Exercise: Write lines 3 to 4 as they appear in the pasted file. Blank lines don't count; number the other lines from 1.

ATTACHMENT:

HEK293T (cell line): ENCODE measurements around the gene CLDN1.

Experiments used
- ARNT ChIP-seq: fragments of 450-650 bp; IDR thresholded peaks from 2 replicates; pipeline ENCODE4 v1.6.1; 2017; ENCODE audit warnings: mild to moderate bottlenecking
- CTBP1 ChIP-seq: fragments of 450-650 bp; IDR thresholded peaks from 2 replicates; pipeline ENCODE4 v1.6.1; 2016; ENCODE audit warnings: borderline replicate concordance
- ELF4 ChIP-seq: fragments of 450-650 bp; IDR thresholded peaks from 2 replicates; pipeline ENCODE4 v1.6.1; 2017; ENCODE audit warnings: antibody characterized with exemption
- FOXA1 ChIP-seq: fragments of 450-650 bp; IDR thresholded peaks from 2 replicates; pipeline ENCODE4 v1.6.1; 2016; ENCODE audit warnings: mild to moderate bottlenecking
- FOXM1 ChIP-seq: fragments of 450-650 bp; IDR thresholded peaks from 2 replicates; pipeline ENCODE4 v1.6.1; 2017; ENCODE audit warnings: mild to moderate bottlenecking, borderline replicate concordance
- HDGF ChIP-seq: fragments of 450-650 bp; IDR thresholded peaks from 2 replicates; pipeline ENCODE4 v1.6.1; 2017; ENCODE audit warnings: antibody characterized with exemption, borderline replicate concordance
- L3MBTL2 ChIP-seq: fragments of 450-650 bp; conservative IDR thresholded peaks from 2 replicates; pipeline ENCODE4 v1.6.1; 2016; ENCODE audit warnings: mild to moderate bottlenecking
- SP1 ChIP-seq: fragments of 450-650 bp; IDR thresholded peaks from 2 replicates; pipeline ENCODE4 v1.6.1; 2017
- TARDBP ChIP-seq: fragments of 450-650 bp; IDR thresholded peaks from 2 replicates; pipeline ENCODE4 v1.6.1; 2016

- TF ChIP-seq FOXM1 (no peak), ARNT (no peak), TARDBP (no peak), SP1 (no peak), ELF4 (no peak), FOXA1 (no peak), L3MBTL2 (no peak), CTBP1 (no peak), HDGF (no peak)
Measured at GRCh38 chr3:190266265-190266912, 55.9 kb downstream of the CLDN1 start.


- ARNT ChIP-seq: fragments of 450-650 bp; IDR thresholded peaks from 2 replicates; pipeline ENCODE4 v1.6.1; 2017; ENCODE audit warnings: mild to moderate bottlenecking
- CTBP1 ChIP-seq: fragments of 450-650 bp; IDR thresholded peaks from 2 replicates; pipeline ENCODE4 v1.6.1; 2016; ENCODE audit warnings: borderline replicate concordance